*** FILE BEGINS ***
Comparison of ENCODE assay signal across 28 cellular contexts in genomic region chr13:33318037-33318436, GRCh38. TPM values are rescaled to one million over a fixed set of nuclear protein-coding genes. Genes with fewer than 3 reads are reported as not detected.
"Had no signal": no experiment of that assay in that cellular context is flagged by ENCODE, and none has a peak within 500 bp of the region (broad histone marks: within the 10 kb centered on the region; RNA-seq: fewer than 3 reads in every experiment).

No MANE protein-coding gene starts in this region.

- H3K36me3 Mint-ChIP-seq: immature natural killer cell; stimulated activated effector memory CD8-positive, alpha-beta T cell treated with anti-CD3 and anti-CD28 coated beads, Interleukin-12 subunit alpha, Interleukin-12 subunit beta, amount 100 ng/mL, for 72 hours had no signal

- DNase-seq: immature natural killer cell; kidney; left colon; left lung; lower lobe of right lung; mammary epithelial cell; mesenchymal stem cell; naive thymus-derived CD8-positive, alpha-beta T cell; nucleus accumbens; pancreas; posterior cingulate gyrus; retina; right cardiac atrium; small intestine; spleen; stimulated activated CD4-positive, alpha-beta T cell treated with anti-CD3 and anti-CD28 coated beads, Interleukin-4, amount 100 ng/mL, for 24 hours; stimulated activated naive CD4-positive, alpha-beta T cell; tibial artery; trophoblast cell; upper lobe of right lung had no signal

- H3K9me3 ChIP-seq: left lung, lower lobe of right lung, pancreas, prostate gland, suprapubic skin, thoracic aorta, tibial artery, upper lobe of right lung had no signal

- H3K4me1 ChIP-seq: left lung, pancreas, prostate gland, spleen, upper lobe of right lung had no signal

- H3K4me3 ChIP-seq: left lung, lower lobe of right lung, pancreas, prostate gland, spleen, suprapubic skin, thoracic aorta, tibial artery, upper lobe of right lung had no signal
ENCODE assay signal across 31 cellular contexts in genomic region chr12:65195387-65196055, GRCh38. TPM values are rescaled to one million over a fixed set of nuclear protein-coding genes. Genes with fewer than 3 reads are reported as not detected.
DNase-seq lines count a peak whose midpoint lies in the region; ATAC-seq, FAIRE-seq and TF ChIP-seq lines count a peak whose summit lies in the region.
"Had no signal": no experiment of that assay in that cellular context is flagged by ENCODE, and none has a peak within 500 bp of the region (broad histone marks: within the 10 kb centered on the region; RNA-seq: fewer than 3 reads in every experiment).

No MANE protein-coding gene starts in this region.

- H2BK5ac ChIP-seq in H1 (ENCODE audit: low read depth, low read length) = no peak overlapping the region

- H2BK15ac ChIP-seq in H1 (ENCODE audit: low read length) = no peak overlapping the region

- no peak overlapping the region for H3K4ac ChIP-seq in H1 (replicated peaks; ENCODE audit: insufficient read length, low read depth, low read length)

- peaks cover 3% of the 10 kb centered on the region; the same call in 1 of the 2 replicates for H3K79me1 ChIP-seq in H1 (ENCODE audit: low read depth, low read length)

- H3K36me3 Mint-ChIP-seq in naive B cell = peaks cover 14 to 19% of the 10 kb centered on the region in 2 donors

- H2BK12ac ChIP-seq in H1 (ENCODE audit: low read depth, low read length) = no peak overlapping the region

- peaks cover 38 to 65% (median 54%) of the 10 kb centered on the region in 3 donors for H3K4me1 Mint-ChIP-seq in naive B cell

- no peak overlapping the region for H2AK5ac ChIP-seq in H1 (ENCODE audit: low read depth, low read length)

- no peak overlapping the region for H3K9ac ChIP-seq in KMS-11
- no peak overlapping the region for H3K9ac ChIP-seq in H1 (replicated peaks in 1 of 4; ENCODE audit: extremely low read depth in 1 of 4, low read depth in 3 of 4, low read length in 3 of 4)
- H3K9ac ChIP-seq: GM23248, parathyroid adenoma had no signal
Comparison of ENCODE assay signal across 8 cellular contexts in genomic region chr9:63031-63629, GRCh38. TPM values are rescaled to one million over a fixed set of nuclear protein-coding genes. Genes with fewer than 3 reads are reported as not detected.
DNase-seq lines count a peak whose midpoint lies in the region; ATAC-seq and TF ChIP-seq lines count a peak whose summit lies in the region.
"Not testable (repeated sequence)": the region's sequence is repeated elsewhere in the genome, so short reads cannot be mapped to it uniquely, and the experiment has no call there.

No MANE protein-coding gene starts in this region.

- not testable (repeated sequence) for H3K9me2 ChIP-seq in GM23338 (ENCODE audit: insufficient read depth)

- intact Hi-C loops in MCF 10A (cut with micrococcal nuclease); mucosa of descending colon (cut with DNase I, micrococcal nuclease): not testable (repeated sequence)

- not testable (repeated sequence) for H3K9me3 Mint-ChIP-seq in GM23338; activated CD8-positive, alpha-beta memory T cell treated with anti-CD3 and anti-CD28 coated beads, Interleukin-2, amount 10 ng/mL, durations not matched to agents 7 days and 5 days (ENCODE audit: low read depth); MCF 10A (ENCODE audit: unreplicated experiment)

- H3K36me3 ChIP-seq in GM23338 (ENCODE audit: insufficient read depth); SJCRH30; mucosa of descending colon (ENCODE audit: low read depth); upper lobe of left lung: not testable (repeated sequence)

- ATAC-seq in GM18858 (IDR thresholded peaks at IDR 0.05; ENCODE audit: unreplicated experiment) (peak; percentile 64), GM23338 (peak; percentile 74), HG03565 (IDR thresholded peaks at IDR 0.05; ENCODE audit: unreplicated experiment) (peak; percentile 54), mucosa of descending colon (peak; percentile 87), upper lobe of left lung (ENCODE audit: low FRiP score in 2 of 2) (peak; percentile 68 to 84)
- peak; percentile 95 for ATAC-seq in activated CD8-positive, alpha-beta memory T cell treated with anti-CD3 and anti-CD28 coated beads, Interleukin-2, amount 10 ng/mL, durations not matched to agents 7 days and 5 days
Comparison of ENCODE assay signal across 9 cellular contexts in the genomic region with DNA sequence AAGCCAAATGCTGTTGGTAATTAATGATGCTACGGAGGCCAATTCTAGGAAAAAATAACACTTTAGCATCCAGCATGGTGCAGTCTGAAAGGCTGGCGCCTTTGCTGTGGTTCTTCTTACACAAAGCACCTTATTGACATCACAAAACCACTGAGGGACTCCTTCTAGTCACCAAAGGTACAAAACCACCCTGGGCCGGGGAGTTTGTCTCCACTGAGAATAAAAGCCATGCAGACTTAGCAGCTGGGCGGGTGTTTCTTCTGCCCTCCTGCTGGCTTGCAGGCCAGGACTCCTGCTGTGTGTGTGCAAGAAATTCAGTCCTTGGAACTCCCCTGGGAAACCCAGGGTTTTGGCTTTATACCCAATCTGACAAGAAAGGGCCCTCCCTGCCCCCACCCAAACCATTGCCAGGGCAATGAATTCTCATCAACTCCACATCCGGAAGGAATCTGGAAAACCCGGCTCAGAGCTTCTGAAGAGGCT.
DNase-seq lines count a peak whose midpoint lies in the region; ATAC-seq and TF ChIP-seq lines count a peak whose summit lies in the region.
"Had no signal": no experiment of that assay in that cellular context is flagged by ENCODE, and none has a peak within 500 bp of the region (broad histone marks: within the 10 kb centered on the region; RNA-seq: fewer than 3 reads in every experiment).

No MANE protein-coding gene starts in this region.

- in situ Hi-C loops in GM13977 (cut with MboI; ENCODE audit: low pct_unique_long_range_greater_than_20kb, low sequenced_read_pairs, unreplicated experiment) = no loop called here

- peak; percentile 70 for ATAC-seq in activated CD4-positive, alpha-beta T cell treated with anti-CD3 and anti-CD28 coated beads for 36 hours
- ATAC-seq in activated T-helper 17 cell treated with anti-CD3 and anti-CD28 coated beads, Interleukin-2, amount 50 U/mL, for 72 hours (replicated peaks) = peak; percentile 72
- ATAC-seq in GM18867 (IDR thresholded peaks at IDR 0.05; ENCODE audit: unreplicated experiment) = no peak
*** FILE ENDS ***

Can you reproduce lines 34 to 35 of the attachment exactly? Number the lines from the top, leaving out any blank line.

Comparison of ENCODE assay signal across 9 cellular contexts in the genomic region with DNA sequence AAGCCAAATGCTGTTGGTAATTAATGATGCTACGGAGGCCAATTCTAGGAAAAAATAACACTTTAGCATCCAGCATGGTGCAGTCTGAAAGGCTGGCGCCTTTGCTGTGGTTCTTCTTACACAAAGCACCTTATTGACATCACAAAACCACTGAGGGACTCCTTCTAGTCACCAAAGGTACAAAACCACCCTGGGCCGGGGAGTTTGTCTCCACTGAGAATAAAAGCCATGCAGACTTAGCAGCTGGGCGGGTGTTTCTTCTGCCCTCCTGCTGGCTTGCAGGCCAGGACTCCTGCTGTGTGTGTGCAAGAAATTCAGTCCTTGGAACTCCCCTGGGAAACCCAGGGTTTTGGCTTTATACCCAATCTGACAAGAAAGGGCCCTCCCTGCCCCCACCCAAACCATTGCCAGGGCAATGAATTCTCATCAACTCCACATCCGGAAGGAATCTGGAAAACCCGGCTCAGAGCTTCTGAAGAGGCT.
DNase-seq lines count a peak whose midpoint lies in the region; ATAC-seq and TF ChIP-seq lines count a peak whose summit lies in the region.